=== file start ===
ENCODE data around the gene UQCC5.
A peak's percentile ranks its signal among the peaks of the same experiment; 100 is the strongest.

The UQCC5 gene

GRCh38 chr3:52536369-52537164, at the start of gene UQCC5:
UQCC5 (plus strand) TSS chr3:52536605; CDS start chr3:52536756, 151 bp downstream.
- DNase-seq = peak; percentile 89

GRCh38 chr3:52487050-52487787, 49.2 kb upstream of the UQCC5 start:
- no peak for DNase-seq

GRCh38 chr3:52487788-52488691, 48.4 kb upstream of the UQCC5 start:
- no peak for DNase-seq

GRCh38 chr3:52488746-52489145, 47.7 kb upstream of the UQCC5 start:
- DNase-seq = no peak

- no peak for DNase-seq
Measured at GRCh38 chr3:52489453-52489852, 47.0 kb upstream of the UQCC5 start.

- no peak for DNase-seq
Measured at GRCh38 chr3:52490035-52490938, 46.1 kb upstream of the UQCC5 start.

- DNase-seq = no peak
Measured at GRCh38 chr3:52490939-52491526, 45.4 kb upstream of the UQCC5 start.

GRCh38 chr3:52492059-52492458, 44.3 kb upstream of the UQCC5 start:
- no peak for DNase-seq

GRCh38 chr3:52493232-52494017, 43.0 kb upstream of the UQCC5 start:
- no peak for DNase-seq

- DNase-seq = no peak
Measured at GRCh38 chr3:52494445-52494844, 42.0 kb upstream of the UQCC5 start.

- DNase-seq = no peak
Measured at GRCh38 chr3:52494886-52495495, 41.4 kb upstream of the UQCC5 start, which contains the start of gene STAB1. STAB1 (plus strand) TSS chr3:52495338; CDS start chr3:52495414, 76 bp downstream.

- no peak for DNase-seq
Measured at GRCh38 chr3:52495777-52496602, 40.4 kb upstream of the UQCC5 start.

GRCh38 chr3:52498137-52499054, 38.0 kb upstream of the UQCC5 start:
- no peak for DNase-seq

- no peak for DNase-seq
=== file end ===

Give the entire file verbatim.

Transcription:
ENCODE data around the gene UQCC5.
A peak's percentile ranks its signal among the peaks of the same experiment; 100 is the strongest.

The UQCC5 gene

GRCh38 chr3:52536369-52537164, at the start of gene UQCC5:
UQCC5 (plus strand) TSS chr3:52536605; CDS start chr3:52536756, 151 bp downstream.
- DNase-seq = peak; percentile 89

GRCh38 chr3:52487050-52487787, 49.2 kb upstream of the UQCC5 start:
- no peak for DNase-seq

GRCh38 chr3:52487788-52488691, 48.4 kb upstream of the UQCC5 start:
- no peak for DNase-seq

GRCh38 chr3:52488746-52489145, 47.7 kb upstream of the UQCC5 start:
- DNase-seq = no peak

- no peak for DNase-seq
Measured at GRCh38 chr3:52489453-52489852, 47.0 kb upstream of the UQCC5 start.

- no peak for DNase-seq
Measured at GRCh38 chr3:52490035-52490938, 46.1 kb upstream of the UQCC5 start.

- DNase-seq = no peak
Measured at GRCh38 chr3:52490939-52491526, 45.4 kb upstream of the UQCC5 start.

GRCh38 chr3:52492059-52492458, 44.3 kb upstream of the UQCC5 start:
- no peak for DNase-seq

GRCh38 chr3:52493232-52494017, 43.0 kb upstream of the UQCC5 start:
- no peak for DNase-seq

- DNase-seq = no peak
Measured at GRCh38 chr3:52494445-52494844, 42.0 kb upstream of the UQCC5 start.

- DNase-seq = no peak
Measured at GRCh38 chr3:52494886-52495495, 41.4 kb upstream of the UQCC5 start, which contains the start of gene STAB1. STAB1 (plus strand) TSS chr3:52495338; CDS start chr3:52495414, 76 bp downstream.

- no peak for DNase-seq
Measured at GRCh38 chr3:52495777-52496602, 40.4 kb upstream of the UQCC5 start.

GRCh38 chr3:52498137-52499054, 38.0 kb upstream of the UQCC5 start:
- no peak for DNase-seq

- no peak for DNase-seq